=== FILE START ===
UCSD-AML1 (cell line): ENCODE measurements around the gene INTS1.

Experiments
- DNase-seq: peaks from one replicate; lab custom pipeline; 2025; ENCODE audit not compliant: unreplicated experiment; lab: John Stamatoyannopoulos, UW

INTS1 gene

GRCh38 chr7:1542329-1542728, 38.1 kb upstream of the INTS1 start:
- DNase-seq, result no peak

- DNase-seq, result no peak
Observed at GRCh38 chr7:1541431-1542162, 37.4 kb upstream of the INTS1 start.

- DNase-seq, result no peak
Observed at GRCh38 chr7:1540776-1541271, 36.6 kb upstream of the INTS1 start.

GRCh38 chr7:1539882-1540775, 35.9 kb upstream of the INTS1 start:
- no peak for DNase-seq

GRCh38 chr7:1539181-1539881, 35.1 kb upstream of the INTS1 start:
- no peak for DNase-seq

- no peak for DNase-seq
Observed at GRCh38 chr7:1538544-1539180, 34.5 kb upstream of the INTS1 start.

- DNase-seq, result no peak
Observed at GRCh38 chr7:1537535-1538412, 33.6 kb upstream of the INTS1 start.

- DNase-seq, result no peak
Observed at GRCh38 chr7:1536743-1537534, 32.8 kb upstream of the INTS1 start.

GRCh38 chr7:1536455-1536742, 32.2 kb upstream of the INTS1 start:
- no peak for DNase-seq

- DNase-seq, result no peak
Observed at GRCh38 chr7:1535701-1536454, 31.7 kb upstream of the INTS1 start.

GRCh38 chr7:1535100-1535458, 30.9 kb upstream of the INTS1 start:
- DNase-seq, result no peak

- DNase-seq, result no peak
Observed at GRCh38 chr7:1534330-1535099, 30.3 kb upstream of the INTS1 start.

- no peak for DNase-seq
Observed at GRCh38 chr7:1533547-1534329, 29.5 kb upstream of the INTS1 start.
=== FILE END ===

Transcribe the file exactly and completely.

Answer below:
UCSD-AML1 (cell line): ENCODE measurements around the gene INTS1.

Experiments
- DNase-seq: peaks from one replicate; lab custom pipeline; 2025; ENCODE audit not compliant: unreplicated experiment; lab: John Stamatoyannopoulos, UW

INTS1 gene

GRCh38 chr7:1542329-1542728, 38.1 kb upstream of the INTS1 start:
- DNase-seq, result no peak

- DNase-seq, result no peak
Observed at GRCh38 chr7:1541431-1542162, 37.4 kb upstream of the INTS1 start.

- DNase-seq, result no peak
Observed at GRCh38 chr7:1540776-1541271, 36.6 kb upstream of the INTS1 start.

GRCh38 chr7:1539882-1540775, 35.9 kb upstream of the INTS1 start:
- no peak for DNase-seq

GRCh38 chr7:1539181-1539881, 35.1 kb upstream of the INTS1 start:
- no peak for DNase-seq

- no peak for DNase-seq
Observed at GRCh38 chr7:1538544-1539180, 34.5 kb upstream of the INTS1 start.

- DNase-seq, result no peak
Observed at GRCh38 chr7:1537535-1538412, 33.6 kb upstream of the INTS1 start.

- DNase-seq, result no peak
Observed at GRCh38 chr7:1536743-1537534, 32.8 kb upstream of the INTS1 start.

GRCh38 chr7:1536455-1536742, 32.2 kb upstream of the INTS1 start:
- no peak for DNase-seq

- DNase-seq, result no peak
Observed at GRCh38 chr7:1535701-1536454, 31.7 kb upstream of the INTS1 start.

GRCh38 chr7:1535100-1535458, 30.9 kb upstream of the INTS1 start:
- DNase-seq, result no peak

- DNase-seq, result no peak
Observed at GRCh38 chr7:1534330-1535099, 30.3 kb upstream of the INTS1 start.

- no peak for DNase-seq
Observed at GRCh38 chr7:1533547-1534329, 29.5 kb upstream of the INTS1 start.